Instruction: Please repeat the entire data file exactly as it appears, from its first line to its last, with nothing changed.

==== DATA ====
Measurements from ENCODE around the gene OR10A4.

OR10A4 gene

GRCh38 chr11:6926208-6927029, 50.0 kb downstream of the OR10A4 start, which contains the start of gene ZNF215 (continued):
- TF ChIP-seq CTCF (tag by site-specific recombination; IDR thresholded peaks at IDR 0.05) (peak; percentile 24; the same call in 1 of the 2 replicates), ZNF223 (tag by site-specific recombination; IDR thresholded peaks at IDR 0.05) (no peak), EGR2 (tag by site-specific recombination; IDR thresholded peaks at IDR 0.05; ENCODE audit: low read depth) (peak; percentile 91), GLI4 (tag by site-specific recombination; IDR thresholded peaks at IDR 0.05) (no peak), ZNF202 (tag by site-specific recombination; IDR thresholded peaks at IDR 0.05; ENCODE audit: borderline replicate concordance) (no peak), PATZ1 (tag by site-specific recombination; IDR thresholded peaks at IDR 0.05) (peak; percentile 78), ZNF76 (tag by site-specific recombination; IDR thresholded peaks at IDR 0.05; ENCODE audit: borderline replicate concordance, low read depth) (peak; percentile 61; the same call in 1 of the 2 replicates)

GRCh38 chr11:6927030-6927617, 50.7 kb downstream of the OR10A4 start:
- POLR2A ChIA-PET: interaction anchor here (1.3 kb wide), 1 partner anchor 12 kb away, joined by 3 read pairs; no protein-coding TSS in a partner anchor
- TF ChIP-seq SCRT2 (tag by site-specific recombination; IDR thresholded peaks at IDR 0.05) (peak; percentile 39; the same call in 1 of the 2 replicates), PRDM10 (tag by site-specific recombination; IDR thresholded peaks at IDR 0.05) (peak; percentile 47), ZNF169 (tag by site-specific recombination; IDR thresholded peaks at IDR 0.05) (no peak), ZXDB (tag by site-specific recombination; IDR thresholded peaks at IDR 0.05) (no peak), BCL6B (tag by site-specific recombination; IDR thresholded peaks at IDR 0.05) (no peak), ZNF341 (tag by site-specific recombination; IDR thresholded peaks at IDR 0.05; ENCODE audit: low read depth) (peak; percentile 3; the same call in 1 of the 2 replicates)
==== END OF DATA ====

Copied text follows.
Measurements from ENCODE around the gene OR10A4.

OR10A4 gene

GRCh38 chr11:6926208-6927029, 50.0 kb downstream of the OR10A4 start, which contains the start of gene ZNF215 (continued):
- TF ChIP-seq CTCF (tag by site-specific recombination; IDR thresholded peaks at IDR 0.05) (peak; percentile 24; the same call in 1 of the 2 replicates), ZNF223 (tag by site-specific recombination; IDR thresholded peaks at IDR 0.05) (no peak), EGR2 (tag by site-specific recombination; IDR thresholded peaks at IDR 0.05; ENCODE audit: low read depth) (peak; percentile 91), GLI4 (tag by site-specific recombination; IDR thresholded peaks at IDR 0.05) (no peak), ZNF202 (tag by site-specific recombination; IDR thresholded peaks at IDR 0.05; ENCODE audit: borderline replicate concordance) (no peak), PATZ1 (tag by site-specific recombination; IDR thresholded peaks at IDR 0.05) (peak; percentile 78), ZNF76 (tag by site-specific recombination; IDR thresholded peaks at IDR 0.05; ENCODE audit: borderline replicate concordance, low read depth) (peak; percentile 61; the same call in 1 of the 2 replicates)

GRCh38 chr11:6927030-6927617, 50.7 kb downstream of the OR10A4 start:
- POLR2A ChIA-PET: interaction anchor here (1.3 kb wide), 1 partner anchor 12 kb away, joined by 3 read pairs; no protein-coding TSS in a partner anchor
- TF ChIP-seq SCRT2 (tag by site-specific recombination; IDR thresholded peaks at IDR 0.05) (peak; percentile 39; the same call in 1 of the 2 replicates), PRDM10 (tag by site-specific recombination; IDR thresholded peaks at IDR 0.05) (peak; percentile 47), ZNF169 (tag by site-specific recombination; IDR thresholded peaks at IDR 0.05) (no peak), ZXDB (tag by site-specific recombination; IDR thresholded peaks at IDR 0.05) (no peak), BCL6B (tag by site-specific recombination; IDR thresholded peaks at IDR 0.05) (no peak), ZNF341 (tag by site-specific recombination; IDR thresholded peaks at IDR 0.05; ENCODE audit: low read depth) (peak; percentile 3; the same call in 1 of the 2 replicates)